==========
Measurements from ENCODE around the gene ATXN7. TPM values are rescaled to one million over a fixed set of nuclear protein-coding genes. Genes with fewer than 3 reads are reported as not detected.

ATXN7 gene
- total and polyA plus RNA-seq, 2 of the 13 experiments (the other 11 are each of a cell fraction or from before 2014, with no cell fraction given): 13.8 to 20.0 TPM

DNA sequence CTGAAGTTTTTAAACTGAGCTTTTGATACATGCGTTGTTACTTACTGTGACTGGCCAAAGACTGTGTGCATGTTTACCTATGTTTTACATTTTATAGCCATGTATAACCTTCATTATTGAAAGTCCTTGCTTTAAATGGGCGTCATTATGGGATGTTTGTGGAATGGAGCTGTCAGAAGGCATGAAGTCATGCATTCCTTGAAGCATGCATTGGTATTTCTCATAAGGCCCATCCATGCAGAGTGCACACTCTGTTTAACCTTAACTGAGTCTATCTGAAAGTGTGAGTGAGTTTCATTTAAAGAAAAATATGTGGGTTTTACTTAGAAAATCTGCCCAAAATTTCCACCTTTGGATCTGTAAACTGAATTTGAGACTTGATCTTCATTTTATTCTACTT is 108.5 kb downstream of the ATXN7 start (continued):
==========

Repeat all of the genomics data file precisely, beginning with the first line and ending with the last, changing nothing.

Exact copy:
Measurements from ENCODE around the gene ATXN7. TPM values are rescaled to one million over a fixed set of nuclear protein-coding genes. Genes with fewer than 3 reads are reported as not detected.

ATXN7 gene
- total and polyA plus RNA-seq, 2 of the 13 experiments (the other 11 are each of a cell fraction or from before 2014, with no cell fraction given): 13.8 to 20.0 TPM

DNA sequence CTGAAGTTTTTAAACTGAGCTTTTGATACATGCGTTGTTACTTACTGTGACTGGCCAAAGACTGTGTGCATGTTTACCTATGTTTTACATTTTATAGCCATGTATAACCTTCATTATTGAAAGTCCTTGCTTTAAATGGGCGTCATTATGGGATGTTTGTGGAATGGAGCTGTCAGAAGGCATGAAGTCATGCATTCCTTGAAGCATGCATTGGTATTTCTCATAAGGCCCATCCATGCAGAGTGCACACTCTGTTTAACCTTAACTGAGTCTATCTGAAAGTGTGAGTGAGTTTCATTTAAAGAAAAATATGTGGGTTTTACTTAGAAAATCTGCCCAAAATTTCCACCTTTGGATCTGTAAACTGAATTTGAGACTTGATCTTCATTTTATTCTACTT is 108.5 kb downstream of the ATXN7 start (continued):